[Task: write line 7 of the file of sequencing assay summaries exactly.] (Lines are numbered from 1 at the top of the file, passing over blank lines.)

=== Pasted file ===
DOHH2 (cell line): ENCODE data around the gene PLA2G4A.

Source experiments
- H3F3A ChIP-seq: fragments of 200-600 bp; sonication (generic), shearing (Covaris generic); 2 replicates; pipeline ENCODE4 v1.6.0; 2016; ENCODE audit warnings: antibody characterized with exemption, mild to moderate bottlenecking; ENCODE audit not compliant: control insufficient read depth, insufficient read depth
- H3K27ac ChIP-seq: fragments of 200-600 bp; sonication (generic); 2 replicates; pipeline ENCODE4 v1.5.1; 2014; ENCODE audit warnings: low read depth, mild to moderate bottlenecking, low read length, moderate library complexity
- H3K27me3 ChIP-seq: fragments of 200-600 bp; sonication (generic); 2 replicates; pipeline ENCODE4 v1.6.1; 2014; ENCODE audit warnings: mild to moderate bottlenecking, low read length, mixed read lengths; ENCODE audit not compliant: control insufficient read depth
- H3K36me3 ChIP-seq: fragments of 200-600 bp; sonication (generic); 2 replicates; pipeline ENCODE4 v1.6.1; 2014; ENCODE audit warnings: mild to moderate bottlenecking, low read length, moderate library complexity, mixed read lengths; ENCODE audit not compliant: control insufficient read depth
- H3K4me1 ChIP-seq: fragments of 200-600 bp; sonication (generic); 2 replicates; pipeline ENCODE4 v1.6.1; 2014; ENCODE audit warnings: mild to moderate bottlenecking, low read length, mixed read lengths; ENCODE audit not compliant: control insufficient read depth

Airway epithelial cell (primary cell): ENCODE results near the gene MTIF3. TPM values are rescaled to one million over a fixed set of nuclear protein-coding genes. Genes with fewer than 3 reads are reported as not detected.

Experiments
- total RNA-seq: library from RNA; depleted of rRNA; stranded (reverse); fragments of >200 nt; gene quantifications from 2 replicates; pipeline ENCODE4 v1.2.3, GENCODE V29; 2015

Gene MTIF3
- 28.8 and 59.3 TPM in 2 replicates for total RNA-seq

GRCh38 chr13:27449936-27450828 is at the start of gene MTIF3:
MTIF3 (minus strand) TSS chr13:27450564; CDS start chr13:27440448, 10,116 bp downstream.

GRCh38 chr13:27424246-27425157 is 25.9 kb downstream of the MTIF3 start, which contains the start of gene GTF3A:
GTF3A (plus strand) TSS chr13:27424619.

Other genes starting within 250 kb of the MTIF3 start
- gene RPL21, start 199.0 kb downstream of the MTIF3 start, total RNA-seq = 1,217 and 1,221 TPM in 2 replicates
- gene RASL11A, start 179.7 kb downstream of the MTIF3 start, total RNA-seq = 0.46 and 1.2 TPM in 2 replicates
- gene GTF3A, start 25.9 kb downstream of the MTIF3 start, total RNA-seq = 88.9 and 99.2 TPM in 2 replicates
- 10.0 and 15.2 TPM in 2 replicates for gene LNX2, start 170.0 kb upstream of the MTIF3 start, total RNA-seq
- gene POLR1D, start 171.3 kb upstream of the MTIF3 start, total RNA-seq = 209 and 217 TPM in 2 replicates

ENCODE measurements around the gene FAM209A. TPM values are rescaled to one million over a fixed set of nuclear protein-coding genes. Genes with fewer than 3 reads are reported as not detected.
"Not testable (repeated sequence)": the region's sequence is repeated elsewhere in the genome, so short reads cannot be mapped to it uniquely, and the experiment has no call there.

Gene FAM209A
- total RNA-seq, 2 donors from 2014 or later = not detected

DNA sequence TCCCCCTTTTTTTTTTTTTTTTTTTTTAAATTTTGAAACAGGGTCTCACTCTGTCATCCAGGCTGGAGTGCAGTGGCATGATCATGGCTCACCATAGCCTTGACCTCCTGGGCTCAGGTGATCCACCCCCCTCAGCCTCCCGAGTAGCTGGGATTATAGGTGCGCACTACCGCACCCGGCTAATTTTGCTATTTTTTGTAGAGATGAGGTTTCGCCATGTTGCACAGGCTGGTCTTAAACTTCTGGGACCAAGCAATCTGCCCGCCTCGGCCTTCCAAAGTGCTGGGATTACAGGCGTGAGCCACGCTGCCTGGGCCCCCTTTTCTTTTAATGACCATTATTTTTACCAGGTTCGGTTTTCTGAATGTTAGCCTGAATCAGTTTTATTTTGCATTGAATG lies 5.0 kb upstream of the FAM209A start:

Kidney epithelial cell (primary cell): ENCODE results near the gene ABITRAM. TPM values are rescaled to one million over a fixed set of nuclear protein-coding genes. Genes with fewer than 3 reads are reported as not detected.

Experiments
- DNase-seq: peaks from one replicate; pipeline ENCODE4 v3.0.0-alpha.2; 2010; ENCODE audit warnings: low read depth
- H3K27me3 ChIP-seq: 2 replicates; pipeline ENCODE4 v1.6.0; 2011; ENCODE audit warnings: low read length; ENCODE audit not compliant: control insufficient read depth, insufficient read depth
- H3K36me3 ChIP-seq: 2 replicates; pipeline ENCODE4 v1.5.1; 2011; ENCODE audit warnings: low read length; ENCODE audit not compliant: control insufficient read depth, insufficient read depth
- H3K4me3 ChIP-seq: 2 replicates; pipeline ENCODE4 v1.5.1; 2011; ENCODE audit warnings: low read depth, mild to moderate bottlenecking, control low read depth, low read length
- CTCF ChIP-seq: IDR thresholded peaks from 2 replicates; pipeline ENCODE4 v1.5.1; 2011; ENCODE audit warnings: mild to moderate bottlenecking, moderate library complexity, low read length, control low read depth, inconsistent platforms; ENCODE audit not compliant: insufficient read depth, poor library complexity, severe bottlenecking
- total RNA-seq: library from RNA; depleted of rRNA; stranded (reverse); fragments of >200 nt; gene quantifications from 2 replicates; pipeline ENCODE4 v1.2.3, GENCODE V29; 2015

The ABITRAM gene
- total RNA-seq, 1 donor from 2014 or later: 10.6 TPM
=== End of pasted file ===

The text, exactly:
- H3K4me1 ChIP-seq: fragments of 200-600 bp; sonication (generic); 2 replicates; pipeline ENCODE4 v1.6.1; 2014; ENCODE audit warnings: mild to moderate bottlenecking, low read length, mixed read lengths; ENCODE audit not compliant: control insufficient read depth